This course traces the development of school counseling as a profession, and helps students understand the major functions of school counselors. Students gain an understanding of schools as dynamic organizations and learn to recognize and appreciate the intersection of family, school, culture, and community. Professional issues related to the practice of school counseling are examined, and recent innovations in the field are reviewed.
Introduces the theory and research that provide the context for understanding the socio-emotional problems of children. Places particular emphasis on the role of risk and protective factors as they contribute to children's resilience and vulnerability to childhood problems. Considers implications for clinical practice and work in school settings.
Impact of Psychosocial Issues on Learning
Examines, from a holistic perspective, psychological and social issues that affect learning in children and adolescents. Discusses the role of risk and protective factors in the development of vulnerability and resilience. Highlights collaboration of educators with professionals involved in addressing psychological and social issues.
|APSY 7528||Multicultural Issues
Assists students to become more effective in their work with ethnic minority and LGBT clients. Increases students' awareness of their own and others' life experiences, and how these impact the way in which we approach interactions with individuals who are different from us. Examines the sociopolitical conditions that impact individuals from ethnic and non-ethnic minority groups in the U.S., and presents an overview of relevant research.
Ethical and Legal Issues in Counseling
Topics include professional codes and ethical principles; laws governing mental health professions; confidentiality, privacy and record keeping; client rights and malpractice; issues in supervision; dual role relationships; psychological assessment; and, issues specific to minorities, children and specialized treatment modalities and techniques. Emphasis is on the preparation of mental health counselors and other mental health professionals.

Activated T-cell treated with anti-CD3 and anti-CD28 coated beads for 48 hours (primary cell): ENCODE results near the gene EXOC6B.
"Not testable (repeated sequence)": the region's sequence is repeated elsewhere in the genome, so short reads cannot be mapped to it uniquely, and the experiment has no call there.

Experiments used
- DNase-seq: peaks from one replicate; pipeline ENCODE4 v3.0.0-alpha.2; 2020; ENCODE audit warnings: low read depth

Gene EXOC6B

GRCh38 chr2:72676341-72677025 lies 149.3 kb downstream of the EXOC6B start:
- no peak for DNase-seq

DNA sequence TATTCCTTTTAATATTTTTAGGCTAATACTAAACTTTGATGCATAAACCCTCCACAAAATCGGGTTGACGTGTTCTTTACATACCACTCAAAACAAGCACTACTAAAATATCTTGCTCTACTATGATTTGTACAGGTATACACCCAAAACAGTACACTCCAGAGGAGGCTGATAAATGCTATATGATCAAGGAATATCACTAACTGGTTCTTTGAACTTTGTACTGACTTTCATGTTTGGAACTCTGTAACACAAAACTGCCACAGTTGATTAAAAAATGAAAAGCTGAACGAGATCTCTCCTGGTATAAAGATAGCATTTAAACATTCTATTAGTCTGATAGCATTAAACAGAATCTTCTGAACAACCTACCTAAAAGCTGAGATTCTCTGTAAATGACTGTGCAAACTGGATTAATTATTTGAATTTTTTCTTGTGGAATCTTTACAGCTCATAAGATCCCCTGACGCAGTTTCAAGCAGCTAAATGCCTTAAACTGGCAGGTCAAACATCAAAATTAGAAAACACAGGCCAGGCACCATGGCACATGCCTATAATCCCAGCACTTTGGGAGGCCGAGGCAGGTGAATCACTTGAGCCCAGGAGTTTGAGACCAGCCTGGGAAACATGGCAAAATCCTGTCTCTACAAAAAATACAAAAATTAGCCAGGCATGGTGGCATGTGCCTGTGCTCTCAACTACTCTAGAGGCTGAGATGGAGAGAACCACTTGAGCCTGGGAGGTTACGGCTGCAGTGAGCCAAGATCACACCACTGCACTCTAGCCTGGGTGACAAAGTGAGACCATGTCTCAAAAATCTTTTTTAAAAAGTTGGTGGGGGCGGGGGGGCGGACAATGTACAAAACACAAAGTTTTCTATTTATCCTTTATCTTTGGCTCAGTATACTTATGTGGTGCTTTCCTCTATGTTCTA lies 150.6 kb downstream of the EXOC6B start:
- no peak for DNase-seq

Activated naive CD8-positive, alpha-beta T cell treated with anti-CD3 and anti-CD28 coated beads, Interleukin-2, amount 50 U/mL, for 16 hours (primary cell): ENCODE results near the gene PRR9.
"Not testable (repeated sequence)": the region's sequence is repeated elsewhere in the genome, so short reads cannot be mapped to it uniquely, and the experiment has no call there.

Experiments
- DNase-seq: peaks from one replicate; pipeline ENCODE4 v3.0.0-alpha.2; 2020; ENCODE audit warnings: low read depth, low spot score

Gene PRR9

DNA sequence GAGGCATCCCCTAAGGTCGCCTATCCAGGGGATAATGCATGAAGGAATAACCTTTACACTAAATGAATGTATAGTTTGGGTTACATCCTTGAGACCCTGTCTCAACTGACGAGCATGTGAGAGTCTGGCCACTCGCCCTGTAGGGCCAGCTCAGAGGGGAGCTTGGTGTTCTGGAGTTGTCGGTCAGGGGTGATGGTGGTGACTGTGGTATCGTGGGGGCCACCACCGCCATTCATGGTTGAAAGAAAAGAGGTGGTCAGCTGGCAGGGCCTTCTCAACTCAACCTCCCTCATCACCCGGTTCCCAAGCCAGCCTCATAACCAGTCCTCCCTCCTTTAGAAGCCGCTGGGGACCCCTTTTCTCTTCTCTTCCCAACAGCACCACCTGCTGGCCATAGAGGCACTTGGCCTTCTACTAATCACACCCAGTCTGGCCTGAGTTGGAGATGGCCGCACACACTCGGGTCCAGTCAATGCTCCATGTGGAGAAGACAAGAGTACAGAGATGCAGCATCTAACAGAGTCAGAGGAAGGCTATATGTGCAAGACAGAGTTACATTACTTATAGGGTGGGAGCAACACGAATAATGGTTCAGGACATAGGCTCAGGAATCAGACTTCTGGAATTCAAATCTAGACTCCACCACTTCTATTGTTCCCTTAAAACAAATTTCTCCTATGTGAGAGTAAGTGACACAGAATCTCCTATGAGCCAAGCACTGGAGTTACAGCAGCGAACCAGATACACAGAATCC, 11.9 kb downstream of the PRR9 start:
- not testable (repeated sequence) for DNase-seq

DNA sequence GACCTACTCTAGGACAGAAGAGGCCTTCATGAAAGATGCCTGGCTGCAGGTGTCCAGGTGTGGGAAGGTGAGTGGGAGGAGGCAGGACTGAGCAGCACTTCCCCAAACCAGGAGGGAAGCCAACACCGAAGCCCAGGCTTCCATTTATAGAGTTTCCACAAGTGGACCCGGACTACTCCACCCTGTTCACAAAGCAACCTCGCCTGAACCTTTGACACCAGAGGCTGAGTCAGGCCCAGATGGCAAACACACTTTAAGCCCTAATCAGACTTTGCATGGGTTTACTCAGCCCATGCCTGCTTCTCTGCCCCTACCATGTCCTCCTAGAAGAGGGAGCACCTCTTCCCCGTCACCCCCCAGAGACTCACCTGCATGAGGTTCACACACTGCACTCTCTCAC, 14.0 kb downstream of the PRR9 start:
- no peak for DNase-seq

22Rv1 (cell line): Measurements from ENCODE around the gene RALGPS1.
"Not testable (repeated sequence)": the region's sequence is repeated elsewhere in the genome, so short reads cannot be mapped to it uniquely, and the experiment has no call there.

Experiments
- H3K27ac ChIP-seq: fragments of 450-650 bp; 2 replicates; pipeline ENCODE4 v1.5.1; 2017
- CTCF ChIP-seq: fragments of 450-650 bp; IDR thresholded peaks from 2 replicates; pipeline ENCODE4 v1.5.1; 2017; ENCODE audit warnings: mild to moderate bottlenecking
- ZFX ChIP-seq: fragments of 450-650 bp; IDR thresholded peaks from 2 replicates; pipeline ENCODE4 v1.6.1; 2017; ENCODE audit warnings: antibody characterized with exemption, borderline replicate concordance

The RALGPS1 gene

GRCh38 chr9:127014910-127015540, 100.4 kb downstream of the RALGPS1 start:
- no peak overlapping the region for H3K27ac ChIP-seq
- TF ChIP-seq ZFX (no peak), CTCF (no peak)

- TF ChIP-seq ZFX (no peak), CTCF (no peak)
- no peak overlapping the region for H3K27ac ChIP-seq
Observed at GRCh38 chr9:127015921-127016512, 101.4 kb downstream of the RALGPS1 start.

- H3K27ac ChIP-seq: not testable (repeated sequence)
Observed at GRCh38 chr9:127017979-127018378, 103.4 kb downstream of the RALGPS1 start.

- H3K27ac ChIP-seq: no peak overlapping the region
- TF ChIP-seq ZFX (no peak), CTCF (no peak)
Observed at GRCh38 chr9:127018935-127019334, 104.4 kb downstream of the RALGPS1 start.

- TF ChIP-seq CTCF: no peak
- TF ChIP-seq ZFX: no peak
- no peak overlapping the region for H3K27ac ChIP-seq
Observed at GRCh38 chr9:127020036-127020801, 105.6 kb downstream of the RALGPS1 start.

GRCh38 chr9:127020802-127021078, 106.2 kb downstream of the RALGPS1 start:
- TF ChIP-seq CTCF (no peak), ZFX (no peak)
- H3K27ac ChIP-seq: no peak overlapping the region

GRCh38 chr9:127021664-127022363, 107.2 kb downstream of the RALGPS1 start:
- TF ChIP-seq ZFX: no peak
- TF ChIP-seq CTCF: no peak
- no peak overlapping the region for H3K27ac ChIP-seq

Director of Graduate Admission
Associate Director of College Counseling
College Counseling Assistant
Career paths chosen by previous graduates of the CDEP Department.
In addition to your academic history and relevant work experience, please include any licenses currently held, any social justice-related experience, any language skills other than English, and any research experience or publications.
In 1,000-1,500 words, describe your academic and professional goals, any experience relevant to this program, and your future plans, expectations, and aspirations.
Two letters of recommendation are required with at least one required from an academic source. Applicants may submit one additional recommendation of their choice.
Undergraduate transcripts are required as part of the application process and graduate transcripts are accepted, but not required. Please note the following:
Transcripts must be mailed to the following address:
Boston College, Lynch School of Education
Office of Graduate Admission, Financial Aid, and Student Services
Campion Hall 135
140 Commonwealth Avenue
Chestnut Hill, MA 02467
For all Boston College students and alumni
If you received any type of degree from Boston College, or if you are a current Boston College student, the GRE is not required.
For all other applicants
If you did not receive a degree from Boston College or if you are not a current Boston College student, the GRE is required.
The Lynch School GRE code is 3218.